You're welcome.
Community logo       Sign up (learn about it) | Sign in (lost password?)

icarson Profile
Live feed
Miscellaneous info

Registered user

Registered: 09-2012
Posts: 37
Karma: 0 (+0/-0)
Reply | Quote
Safety at the PUC

Yesterday was a pretty hairy day down at the PUC dock with high gusty WSW winds (max 40 knots) and some very cold water. We had a close call when a launch went wrong. The rider was lofted, hit the ground, and was then dragged into the water. Thankfully, they are OK. Sadly, this is not the case in Quebec, where a kite boarder died yesterday riding near Montreal. This is from

“Seems a kiter passed away riding in Oka on Sunday.
Details are limited but looks like the rider showed up alone to kite was launched and riding in his own area. People then noticed the kite doing death loops with rider still attached. People on shore managed to get a boater to help rescue the troubled kiter while an ambulance was called. They worked on him for more than 10 min before he was pronounced dead. His lungs were full of water it is not known yet if he had health
problems. That's all I know right now”

I’ll update this when more information becomes available as to the exact cause of the accident.

As a relatively new kiter, these events have forced me to reflect on some key safety principals that I think are crucial for other new riders.

1. If a launch starts to go wrong (especially in high gusty winds), pull your safety.

2. Pulling your safety should be an instinctual reflex. If you haven’t done so already, practice the movement until it’s committed to muscle memory.

3. Launching kites at the PUC should always be done near the corner of the pier where there is no wind shadow.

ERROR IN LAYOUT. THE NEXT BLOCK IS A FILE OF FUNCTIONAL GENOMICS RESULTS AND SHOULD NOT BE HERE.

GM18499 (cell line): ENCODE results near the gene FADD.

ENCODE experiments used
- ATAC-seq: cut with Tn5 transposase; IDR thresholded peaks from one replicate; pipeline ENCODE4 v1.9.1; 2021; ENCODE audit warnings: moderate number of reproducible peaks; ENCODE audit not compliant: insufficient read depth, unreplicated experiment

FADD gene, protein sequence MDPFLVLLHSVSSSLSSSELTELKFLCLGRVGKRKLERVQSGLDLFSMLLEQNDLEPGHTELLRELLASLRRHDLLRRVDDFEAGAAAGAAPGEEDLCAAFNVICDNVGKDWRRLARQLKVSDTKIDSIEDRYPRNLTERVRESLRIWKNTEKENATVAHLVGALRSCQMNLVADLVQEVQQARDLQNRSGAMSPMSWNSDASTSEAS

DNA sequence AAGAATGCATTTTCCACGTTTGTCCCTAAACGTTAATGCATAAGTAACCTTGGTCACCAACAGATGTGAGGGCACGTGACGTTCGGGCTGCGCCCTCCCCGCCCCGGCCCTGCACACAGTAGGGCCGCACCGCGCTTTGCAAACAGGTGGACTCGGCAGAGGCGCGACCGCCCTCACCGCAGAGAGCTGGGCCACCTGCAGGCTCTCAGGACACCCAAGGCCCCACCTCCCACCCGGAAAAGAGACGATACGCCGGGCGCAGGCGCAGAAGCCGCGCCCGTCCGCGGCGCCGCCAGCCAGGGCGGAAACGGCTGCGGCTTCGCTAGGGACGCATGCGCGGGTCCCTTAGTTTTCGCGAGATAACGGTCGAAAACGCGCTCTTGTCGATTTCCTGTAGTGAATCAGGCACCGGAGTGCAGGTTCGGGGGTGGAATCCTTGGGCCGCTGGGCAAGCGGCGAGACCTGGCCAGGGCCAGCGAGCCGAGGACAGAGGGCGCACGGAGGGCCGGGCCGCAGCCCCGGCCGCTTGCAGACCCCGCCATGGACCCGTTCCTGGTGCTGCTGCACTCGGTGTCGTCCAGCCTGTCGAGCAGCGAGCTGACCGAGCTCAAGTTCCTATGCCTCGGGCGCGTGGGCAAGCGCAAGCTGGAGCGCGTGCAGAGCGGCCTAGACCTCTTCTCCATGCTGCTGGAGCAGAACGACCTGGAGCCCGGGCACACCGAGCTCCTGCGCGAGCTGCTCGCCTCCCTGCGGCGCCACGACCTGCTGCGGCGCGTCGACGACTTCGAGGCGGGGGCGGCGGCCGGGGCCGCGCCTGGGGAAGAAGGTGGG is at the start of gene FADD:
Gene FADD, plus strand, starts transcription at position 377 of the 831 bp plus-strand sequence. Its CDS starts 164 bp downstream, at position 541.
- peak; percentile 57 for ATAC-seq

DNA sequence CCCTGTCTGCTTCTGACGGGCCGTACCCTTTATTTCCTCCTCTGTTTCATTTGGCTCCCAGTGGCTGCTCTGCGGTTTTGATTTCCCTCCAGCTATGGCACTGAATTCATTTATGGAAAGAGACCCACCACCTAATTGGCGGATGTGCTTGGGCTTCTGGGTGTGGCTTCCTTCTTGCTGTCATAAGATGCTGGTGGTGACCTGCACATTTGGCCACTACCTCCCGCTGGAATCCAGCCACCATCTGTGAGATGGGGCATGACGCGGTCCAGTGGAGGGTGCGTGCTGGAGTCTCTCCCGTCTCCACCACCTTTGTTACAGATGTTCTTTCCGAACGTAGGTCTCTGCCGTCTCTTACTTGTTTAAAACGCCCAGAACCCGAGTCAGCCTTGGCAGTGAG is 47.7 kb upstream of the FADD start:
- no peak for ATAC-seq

4. Have you planned how you’re going to exit the water? If things go wrong do you have a plan B, plan C? When was the last time you practiced an emergency self-rescue? What’s your plan if things go wrong far from shore? Can you realistically swim back from the furthest point you’re riding to?

5. Cold water is dangerous and sucks your energy quickly. When your feet and hands go numb, they become useless.

6. If you have to ask yourself “Should I really be going out today?” then it’s likely you shouldn’t.

Here is a link for another safety thread from the KBK forum. A great deal can be learned here when you’re bored on the next no wind day!

Our sport is amazing, which is why so many people want to take it up. This is great for the development and growth of kiting, but I think that safety should always be on the forefront of everyone’s minds.

Any questions/comments/additions from other riders are strongly encouraged.

Here’s to a great and safe season!

5/13/2013, 10:39 am Link to this post Send Email to icarson   Send PM to icarson Blog
brent4336 Profile
Live feed
Miscellaneous info

Registered user

Registered: 06-2007
Posts: 378
Karma: 0 (+1/-1)
Reply | Quote
Re: Safety at the PUC

I hope he's OK, If your reading this buddy, I wish you a speedy recovery. It was super gusty yesterday and the lake is COLD. A launch that goes bad should be everyones biggest fear!

I'm glad you got checked out as at the very least your gonna be in a bit of shock after an incident like that.

Big thanks to Craig for swimming him in and Mody for getting him to the ER right away.

Again, hope your ok and heal up fast.

Last edited by brent4336, 5/13/2013, 3:02 pm
5/13/2013, 2:50 pm Link to this post Send Email to brent4336   Send PM to brent4336

Add a reply

You are not logged in (login)